For the past five years, photographer Larry Newman has been chronicling these raptors to better understand the nuances of their habits and life cycle. He’ll be sharing astounding pictures of these magnificent birds to illustrate some of the anecdotes and insights gleaned from this patient, long term observation.
Jay and Abby Michaels to perform Sunday, October 20, 2019 at 10:00 a.m.
Music from the past sung and played on a variety of traditional plucked, bowed, hammered and woodwind instruments.
The Harper and The Minstrel specialize in beautiful ayres and ballads, but are quite adept at jigs, reels & dances. Their vast repertoire includes unique arrangements of music ranging from medieval Spain’s 13th century Cantgas de Santa Maria to the music of Elizabethan era English lutenist John Dowland to 17th Century Irish harper Turlough O’Carolan to the music of Sting, the Beatles and much more.
Immediately following this performance, there will be a special Open House celebrating the 95th birthday of NFUU member Jari Rapaport. Please stay or stop by to join in wishing her many more!
Starting in the late 1930s, in the back woods of Wellfleet and Truro, a group of self-taught American designers collaborated with some of Europe’s most influential avant-garde architects to create the outer Cape’s unique modern houses. This illustrated lecture by Peter McMahon will discuss the vibrant community that developed there – which included Walter Gropius, Florence and Hans Knoll, Eero Saarinen and Saul Steinberg – and the distinctive architectural style that emerged. Join us to explore this story and current efforts by the Cape Cod Modern House Trust to save a group of important abandoned houses, and to re-purpose them as a platform for new creative work.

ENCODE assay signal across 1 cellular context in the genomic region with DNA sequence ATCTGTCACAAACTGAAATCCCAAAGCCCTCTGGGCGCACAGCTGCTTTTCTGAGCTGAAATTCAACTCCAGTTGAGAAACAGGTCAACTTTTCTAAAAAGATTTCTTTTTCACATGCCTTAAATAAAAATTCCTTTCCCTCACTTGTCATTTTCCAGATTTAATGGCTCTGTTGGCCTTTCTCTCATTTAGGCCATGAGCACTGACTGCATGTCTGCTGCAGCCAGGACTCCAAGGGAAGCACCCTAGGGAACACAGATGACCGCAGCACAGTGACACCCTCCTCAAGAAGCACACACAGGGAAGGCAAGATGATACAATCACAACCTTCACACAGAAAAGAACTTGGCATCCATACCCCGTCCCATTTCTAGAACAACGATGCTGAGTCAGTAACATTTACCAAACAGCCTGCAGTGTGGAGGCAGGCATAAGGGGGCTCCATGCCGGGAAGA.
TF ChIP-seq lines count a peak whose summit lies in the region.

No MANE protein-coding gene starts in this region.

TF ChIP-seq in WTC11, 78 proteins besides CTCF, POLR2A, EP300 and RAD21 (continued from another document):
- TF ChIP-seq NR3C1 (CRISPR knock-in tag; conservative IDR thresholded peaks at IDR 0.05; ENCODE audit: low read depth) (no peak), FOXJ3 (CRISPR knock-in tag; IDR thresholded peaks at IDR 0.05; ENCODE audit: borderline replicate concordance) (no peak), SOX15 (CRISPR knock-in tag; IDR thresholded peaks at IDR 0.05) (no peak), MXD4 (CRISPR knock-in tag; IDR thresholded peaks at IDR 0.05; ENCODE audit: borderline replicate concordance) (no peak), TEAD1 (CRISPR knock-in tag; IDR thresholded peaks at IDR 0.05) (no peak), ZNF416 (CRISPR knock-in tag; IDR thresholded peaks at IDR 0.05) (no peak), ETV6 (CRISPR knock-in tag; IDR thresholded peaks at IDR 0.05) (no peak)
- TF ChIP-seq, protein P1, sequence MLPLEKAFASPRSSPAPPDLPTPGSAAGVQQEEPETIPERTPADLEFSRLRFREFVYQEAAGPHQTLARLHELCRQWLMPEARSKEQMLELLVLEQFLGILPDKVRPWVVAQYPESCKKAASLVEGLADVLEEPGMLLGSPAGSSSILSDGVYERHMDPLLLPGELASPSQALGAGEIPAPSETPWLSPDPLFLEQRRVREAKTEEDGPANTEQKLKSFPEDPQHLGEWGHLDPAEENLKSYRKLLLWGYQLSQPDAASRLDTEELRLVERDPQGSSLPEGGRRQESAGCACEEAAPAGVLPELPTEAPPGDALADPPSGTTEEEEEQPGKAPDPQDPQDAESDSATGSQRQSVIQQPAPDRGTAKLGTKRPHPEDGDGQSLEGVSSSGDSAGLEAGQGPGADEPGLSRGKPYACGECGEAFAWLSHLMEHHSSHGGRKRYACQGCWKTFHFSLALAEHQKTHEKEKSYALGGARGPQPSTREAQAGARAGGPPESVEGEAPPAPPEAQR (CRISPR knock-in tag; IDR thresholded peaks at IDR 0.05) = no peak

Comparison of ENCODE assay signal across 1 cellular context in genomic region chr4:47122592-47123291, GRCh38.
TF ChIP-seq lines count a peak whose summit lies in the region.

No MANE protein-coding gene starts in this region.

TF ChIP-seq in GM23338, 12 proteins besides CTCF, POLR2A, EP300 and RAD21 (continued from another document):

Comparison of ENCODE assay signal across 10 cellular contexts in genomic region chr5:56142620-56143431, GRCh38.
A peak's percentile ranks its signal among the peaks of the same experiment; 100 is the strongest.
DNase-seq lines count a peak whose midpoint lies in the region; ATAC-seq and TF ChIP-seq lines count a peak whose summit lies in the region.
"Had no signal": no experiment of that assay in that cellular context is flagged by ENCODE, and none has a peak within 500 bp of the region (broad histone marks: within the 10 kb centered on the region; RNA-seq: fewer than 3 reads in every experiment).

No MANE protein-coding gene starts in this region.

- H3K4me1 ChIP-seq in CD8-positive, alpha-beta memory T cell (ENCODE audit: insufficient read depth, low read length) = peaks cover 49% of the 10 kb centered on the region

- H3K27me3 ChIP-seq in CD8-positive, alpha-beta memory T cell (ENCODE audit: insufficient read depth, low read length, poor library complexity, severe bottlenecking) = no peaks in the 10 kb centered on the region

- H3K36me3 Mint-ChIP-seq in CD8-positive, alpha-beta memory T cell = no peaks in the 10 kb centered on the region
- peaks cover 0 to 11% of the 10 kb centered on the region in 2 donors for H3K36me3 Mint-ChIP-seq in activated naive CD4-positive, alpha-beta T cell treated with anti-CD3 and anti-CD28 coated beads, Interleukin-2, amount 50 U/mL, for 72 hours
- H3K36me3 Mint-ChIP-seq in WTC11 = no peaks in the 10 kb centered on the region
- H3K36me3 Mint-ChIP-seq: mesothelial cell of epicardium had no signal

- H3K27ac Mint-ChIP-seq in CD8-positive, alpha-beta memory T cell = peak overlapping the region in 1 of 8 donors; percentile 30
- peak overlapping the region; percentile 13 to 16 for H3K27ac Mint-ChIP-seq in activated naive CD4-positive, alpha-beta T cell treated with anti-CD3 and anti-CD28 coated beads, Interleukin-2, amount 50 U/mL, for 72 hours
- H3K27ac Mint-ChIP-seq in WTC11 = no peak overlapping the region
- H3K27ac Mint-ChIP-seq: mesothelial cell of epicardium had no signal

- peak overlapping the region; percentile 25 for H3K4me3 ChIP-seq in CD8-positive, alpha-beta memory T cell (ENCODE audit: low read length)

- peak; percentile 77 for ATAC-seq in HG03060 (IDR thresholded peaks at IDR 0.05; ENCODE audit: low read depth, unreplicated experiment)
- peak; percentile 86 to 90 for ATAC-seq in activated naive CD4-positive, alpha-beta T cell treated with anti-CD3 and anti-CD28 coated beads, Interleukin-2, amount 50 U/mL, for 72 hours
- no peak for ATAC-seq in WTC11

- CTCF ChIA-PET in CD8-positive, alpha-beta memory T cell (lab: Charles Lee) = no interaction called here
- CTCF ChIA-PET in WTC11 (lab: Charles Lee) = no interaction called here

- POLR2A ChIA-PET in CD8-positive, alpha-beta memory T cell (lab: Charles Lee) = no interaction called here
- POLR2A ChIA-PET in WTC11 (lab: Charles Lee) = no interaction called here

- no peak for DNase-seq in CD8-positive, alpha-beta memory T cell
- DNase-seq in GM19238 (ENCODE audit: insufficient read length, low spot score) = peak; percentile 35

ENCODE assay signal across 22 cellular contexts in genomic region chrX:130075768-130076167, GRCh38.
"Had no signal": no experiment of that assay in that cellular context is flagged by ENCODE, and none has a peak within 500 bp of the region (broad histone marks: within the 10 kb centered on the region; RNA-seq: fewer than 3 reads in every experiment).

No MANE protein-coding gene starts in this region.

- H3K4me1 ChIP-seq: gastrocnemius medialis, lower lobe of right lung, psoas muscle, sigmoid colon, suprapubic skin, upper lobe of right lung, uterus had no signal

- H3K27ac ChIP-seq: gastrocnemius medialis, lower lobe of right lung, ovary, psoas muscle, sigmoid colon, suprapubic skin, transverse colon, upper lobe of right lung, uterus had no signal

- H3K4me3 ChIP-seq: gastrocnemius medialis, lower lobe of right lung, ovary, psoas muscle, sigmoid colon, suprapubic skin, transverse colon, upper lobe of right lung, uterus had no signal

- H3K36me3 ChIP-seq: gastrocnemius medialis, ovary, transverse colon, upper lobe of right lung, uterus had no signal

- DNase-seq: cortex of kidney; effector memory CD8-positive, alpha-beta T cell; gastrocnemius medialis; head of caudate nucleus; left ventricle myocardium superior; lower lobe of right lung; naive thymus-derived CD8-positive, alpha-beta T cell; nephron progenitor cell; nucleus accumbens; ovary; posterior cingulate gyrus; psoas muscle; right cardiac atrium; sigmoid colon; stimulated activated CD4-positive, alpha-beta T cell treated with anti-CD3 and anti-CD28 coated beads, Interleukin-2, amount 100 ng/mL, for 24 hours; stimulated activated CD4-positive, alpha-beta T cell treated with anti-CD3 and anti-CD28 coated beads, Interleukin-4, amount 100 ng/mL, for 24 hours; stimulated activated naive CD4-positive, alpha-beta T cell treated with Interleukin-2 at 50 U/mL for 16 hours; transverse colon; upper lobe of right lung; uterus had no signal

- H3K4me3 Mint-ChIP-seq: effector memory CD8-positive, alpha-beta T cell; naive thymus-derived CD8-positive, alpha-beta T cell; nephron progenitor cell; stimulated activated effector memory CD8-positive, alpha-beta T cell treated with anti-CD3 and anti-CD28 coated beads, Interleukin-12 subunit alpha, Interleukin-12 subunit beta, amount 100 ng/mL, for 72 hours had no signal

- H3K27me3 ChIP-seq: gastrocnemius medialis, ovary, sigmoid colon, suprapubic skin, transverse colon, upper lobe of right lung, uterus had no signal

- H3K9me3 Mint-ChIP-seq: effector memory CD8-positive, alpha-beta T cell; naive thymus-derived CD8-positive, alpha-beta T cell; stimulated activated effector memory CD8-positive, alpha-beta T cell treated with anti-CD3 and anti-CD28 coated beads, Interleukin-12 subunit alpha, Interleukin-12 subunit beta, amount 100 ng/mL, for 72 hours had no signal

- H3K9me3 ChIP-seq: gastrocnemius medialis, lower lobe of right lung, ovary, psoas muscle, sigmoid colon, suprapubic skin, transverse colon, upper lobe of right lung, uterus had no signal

Peter McMahon is the Founding Director of the Cape Cod Modern House Trust, incorporated in 2007 to archive, restore and celebrate the Outer Cape’s outstanding modern architecture and the creative culture that surrounded it. He is co-author, along with Christine Cipriani, of Cape Cod Modern. Mid-Century Architecture and Community on the Outer Cape, (2014, Metropolis Books), winner of the 2015 Historic New England Book Prize. His design practice in South Wellfleet, MA, focuses on sustainable, modern architecture and restoration of mid-20th century buildings. His summer house in Wellfleet has been featured in House Beautiful and Outside Architecture.